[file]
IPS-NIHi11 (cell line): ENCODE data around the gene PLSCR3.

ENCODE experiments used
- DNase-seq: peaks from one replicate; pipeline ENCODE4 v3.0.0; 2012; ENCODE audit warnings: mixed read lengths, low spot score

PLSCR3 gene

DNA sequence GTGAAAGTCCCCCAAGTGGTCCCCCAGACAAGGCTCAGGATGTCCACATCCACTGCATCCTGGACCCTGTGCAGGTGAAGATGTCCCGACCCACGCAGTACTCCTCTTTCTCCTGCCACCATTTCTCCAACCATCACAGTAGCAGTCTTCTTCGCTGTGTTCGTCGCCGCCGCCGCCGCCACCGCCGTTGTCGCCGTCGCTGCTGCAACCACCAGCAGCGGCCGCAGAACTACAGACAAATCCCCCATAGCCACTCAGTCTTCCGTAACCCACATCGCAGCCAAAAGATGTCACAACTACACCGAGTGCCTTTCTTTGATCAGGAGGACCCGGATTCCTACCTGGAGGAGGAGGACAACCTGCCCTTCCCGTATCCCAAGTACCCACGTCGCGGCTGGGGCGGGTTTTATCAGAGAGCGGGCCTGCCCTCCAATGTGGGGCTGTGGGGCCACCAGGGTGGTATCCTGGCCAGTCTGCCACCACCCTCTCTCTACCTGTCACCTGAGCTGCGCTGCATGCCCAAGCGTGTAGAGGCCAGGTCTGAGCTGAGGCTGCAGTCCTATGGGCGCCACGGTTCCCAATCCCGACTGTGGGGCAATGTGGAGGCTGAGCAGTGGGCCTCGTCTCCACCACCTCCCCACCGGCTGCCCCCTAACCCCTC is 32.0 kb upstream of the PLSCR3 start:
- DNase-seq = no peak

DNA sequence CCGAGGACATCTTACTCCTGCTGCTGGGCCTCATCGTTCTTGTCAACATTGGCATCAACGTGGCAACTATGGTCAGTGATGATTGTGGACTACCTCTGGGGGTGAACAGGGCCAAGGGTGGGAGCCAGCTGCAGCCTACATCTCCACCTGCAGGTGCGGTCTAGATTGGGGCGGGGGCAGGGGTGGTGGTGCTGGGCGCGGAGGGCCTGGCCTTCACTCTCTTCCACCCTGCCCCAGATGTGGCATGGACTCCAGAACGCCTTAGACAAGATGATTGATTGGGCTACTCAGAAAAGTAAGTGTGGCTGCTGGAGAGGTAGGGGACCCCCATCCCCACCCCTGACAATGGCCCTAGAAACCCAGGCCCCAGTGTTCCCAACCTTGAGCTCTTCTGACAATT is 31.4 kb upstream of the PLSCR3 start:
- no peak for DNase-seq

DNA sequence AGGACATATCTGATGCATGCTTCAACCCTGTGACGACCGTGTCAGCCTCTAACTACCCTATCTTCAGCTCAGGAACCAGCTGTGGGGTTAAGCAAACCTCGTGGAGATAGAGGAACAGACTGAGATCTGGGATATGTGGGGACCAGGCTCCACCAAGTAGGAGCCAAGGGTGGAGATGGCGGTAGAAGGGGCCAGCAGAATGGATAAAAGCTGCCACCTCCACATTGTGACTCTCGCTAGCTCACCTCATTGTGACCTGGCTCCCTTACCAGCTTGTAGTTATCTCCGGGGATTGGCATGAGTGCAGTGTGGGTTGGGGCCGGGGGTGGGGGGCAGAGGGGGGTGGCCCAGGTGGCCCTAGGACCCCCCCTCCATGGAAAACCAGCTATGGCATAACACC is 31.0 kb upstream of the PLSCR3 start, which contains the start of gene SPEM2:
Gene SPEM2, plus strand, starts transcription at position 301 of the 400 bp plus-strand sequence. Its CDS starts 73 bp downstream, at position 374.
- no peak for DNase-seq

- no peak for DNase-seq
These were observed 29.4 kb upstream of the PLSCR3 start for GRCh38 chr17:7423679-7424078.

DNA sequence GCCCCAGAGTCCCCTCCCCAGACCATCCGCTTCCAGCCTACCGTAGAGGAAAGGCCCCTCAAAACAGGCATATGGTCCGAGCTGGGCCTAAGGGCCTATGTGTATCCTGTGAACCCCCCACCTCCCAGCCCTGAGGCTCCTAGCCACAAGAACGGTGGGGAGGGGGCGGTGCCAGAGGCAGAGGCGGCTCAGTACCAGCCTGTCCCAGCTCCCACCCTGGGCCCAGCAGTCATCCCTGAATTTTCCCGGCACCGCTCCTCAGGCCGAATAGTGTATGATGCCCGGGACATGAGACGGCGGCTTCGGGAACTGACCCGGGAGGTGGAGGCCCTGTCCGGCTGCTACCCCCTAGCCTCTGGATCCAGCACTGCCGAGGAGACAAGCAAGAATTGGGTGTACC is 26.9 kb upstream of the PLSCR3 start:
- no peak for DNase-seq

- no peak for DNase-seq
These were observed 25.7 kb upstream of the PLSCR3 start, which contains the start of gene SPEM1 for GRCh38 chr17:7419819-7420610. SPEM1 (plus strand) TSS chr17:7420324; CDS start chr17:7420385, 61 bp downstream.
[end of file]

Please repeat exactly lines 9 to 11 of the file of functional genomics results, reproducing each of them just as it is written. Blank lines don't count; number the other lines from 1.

DNA sequence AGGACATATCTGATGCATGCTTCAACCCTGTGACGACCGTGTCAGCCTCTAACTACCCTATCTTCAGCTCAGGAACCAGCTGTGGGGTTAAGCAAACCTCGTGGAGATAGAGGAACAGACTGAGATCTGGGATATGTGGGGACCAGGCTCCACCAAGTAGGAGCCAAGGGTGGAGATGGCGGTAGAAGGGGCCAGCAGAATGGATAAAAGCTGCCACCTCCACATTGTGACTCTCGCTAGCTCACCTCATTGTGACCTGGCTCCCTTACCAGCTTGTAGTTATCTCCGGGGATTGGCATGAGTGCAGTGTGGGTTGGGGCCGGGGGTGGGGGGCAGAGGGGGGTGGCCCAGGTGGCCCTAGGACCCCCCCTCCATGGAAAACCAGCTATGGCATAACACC is 31.0 kb upstream of the PLSCR3 start, which contains the start of gene SPEM2:
Gene SPEM2, plus strand, starts transcription at position 301 of the 400 bp plus-strand sequence. Its CDS starts 73 bp downstream, at position 374.
- no peak for DNase-seq